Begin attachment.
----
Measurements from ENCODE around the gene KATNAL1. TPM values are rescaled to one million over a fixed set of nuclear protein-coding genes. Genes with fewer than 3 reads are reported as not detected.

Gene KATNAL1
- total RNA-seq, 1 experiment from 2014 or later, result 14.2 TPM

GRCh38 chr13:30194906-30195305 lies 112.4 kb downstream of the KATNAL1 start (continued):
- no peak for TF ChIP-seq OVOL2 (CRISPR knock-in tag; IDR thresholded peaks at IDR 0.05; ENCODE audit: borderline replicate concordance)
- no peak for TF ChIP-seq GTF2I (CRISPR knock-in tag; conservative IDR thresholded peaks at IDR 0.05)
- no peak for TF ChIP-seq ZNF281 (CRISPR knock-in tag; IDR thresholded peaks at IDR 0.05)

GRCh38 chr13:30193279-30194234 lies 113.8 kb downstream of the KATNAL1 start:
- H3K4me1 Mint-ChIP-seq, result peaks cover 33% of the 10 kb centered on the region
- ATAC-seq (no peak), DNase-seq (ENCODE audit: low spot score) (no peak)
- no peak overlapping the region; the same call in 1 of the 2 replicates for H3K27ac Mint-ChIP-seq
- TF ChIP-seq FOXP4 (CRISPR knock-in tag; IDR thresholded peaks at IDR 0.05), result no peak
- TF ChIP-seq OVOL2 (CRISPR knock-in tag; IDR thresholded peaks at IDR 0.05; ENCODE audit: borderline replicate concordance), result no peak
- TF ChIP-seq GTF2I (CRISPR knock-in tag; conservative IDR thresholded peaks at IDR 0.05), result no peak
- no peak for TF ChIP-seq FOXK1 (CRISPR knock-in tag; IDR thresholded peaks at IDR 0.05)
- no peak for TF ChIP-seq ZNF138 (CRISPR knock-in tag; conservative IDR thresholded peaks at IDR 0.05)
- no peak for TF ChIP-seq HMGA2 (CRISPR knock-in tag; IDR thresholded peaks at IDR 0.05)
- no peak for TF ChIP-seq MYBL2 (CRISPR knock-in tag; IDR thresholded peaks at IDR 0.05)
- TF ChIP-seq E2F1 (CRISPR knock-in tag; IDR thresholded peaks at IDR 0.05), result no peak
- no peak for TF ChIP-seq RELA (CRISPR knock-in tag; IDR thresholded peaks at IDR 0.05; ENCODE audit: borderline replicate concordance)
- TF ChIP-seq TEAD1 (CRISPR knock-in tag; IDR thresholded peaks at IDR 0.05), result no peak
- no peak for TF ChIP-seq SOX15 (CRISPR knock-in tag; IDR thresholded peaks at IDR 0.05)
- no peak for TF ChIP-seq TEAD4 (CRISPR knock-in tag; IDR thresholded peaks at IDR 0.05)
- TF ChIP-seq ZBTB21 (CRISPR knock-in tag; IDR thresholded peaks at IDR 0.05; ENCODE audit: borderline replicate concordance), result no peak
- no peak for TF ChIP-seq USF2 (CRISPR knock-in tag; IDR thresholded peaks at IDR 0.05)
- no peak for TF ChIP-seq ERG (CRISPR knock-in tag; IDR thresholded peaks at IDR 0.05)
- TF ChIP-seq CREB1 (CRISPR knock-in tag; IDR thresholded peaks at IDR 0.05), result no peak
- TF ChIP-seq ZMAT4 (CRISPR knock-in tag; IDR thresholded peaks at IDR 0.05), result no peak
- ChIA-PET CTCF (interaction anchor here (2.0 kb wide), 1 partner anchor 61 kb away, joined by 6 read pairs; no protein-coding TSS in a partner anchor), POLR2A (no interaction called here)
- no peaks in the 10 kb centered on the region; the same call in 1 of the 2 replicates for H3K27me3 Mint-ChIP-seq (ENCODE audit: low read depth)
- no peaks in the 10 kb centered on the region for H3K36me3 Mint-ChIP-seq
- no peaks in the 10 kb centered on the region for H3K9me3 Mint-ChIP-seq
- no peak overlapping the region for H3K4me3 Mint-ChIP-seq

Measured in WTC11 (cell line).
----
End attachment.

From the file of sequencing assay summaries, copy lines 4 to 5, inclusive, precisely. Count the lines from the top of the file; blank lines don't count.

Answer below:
GRCh38 chr13:30194906-30195305 lies 112.4 kb downstream of the KATNAL1 start (continued):
- no peak for TF ChIP-seq OVOL2 (CRISPR knock-in tag; IDR thresholded peaks at IDR 0.05; ENCODE audit: borderline replicate concordance)